It was fantastic to see so many South Asianists at the Law and Society Association‘s 2017 international meeting in Mexico City recently. There were a bunch of panels sponsored by the South Asia Collaborative Research Network (CRN22), which I organize. These included:
- “Corruption in South Asia, past and present” with Andy Spalding, James Jaffe, Nicholas Abbott, Elizabeth Lhost, Mitra Sharafi, and Simanti Dasgupta
- “Afterlives: Postcolonial Laws and their colonial antecedents in South Asia” with David Gilmartin, Neeti Nair, Anand Yang, and Mithi Mukherjee
Some CRN-sponsored panels were also International Research Collaboratives (IRC). IRC 11 looks at legal institutions across South Asia, while IRC 16 examines law and visual culture in South Asia:
- “Diffused Present and Entangled Pasts: Law and its consequences in South Asia” (IRC 11) with Cynthia Farid, Maryam Khan, Dinesha Samararatne, Yugank Goyal, and Golnoosh Hakimdavar
- “Politics, Sociality and Images of Justice” (IRC 16) with Mayur Suresh, Srimati Basu, Werner Gephart, Amit Prakash, and Raja Sakrani
- “Law, Publicity and Evidence” (IRC 16) with Leslie Moran, Mayur Suresh, Pratiksha Baxi, and Mani Shekhar Singh
- “Picturing Law” (IRC 16) with Mani Shekhar Singh, Rahela Khorakiwala, Jayati Srivastava, Shailesh Kumar, Trish Luker, and Katherine Biber
Two CRN22 panels were book-related:
- Author-meets-Reader session on Anuj Bhuwania’s Courting the People: Public Interest Litigation in Post-Emergency India (Cambridge University Press, 2016) with Pratiksha Baxi, Haley Duschinski, Anil Kalhan, Jinee Lokaneeta, Mayur Suresh, Anand Vaidya, and author Anuj Bhuwania
- “New Books in South Asian Legal Studies,” chaired by Mitra Sharafi. This was a new format of panel that we hope the LSA continues. Each author discussed both his or her own book and at least one other book on the panel. The authors and books featured were:
- James Jaffe, Ironies of Colonial Governance: Law, Custom and Justice in Colonial India (Cambridge University Press, 2015)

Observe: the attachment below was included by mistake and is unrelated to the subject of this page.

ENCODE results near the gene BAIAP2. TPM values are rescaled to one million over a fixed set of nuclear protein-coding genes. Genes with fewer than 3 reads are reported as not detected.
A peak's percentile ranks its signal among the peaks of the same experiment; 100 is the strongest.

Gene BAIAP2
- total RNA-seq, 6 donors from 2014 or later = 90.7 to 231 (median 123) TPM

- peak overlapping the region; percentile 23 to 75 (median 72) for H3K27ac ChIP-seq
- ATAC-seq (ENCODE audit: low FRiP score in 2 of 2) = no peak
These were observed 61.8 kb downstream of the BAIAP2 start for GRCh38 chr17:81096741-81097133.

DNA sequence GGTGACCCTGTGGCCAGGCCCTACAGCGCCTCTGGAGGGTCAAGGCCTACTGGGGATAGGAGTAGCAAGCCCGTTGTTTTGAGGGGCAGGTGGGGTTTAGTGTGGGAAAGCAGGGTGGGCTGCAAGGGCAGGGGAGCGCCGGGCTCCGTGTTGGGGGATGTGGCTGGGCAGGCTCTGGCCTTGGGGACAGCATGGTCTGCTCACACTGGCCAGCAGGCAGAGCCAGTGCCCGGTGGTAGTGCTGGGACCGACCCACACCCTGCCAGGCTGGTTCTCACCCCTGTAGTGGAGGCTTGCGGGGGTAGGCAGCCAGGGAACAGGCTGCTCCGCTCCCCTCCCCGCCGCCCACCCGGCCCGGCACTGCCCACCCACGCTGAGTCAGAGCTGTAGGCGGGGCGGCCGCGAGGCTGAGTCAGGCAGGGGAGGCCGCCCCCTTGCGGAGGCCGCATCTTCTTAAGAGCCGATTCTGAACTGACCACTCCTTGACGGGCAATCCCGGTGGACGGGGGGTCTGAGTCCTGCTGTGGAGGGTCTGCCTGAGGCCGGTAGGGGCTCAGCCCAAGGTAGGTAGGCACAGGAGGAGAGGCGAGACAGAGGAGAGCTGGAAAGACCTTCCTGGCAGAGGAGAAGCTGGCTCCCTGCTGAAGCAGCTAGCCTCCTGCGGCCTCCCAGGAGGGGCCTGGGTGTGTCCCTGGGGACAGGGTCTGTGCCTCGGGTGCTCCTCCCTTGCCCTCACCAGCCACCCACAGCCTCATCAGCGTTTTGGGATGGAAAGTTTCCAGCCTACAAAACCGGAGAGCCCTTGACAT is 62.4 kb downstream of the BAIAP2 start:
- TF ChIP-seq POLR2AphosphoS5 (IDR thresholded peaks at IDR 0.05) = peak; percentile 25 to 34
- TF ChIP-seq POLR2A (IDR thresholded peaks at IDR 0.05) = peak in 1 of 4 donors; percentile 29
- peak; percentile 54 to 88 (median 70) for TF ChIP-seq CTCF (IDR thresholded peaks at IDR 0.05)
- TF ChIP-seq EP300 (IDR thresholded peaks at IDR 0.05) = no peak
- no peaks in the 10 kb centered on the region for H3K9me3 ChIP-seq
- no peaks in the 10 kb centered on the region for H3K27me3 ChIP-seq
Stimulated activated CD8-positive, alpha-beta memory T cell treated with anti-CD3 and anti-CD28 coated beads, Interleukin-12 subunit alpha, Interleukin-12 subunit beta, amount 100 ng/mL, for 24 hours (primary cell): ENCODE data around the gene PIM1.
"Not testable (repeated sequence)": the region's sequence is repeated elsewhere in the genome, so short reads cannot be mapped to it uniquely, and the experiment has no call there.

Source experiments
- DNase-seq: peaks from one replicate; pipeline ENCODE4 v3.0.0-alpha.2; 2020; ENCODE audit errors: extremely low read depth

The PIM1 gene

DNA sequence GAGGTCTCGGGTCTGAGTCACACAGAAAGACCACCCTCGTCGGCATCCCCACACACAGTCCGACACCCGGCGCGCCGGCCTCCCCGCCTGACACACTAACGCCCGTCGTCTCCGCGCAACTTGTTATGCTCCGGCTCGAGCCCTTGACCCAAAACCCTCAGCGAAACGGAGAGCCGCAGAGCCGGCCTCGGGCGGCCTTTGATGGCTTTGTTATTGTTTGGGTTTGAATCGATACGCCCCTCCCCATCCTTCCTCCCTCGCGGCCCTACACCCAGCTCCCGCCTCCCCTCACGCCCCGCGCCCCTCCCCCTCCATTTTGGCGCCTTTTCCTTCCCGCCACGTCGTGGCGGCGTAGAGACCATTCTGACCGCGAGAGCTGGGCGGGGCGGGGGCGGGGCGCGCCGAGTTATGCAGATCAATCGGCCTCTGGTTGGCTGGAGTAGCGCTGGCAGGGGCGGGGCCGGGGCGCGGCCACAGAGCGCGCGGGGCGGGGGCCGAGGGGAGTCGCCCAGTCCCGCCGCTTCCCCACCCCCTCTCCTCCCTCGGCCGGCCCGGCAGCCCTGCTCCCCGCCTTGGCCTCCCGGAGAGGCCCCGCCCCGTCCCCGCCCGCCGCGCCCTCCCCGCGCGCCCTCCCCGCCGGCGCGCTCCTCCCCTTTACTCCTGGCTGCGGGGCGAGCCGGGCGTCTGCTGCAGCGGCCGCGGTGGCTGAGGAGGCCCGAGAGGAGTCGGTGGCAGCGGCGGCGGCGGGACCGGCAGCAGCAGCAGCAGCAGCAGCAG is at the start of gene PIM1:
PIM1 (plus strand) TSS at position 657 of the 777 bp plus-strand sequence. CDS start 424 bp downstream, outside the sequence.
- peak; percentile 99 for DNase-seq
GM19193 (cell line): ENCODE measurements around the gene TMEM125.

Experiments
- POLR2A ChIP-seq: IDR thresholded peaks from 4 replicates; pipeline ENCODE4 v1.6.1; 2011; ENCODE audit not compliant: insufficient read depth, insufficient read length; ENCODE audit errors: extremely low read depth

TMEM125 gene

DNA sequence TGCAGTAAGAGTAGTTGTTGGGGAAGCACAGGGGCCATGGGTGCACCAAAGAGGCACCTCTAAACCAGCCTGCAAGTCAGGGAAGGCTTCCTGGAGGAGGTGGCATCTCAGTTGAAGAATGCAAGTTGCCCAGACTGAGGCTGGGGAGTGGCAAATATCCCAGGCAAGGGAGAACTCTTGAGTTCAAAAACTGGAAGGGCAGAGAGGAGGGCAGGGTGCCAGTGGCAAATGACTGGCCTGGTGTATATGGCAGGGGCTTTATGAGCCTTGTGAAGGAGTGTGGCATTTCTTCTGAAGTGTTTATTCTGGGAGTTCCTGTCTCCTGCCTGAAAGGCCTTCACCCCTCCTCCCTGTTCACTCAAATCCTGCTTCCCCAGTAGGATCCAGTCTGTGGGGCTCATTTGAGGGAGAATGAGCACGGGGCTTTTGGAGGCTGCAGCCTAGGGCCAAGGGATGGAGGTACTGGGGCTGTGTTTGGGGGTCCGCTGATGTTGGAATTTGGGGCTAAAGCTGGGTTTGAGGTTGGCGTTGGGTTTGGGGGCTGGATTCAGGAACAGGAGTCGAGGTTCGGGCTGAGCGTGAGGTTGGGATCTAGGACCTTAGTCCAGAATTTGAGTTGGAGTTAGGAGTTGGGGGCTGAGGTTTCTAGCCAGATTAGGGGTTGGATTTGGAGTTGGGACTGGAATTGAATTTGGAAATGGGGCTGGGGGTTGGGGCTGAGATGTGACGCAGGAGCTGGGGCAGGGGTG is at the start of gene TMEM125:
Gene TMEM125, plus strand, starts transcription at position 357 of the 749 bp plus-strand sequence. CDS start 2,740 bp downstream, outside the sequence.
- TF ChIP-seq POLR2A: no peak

- Harshan Kumarasingham, ed., Constitution-making in Asia: Decolonisation and state-building in the aftermath of the British Empire (Routledge, 2016)
- Nayanika Mathur, Paper Tiger: Law, Bureaucracy and the Developmental State in Himalayan India (Cambridge University Press, 2016)
- Simanti Dasgupta, BITS of Belonging: Information Technology, Water, and Neoliberal Governance in India (Temple University Press, 2015)
Full details on all of the above are available here.
We also had about 35 people come to the annual CRN22 lunch (co-sponsored by CRN15: British Colonial Legalities).
Naturally, the conference program had some serious competition from the sights and tastes of Mexico City. Fellow conference-goer Mark Massoud published this “love letter to Mexico City” in the San Francisco Chronicle right after the trip; it captures the sentiments of many of us! Some of us are on a Mexican cooking spree since returning, too. Check out the “Mexico in my kitchen” blog if you’re looking for recipes (thanks, Swethaa Ballakrishnen!). And as a historian, I must share some fascinating tidbits connecting India and Mexico:
- Famous Indians in exile lived in Mexico City in the 1910s-20s, including Pandurang Khankhoje (Scroll.in has this) and M. N. Roy. For more on Roy, see Isabel Huacuja Alonso‘s article, “M. N. Roy and the Mexican Revolution: How a Militant Indian Nationalist Became an International Communist.” And here is a fun cartoon about the nightclub in Mexico City named after him (with thanks to Vasujith Ram).
- (this one also brings in the US) In the early 20th c., some Punjabi men living in California married Mexican women. This pattern ended once US immigration law changed. See Karen Leonard, Making Ethnic Choices: California’s Punjabi Mexican Americans (Temple University Press, 1994). There is also this 2012 Washington Post article: “Punjabi Sikh-Mexican community fading into history.”
All of this is to say *gracias* to the LSA for taking us to Mexico City this time. It was a fabulous choice.
[updated on 12 July 2017]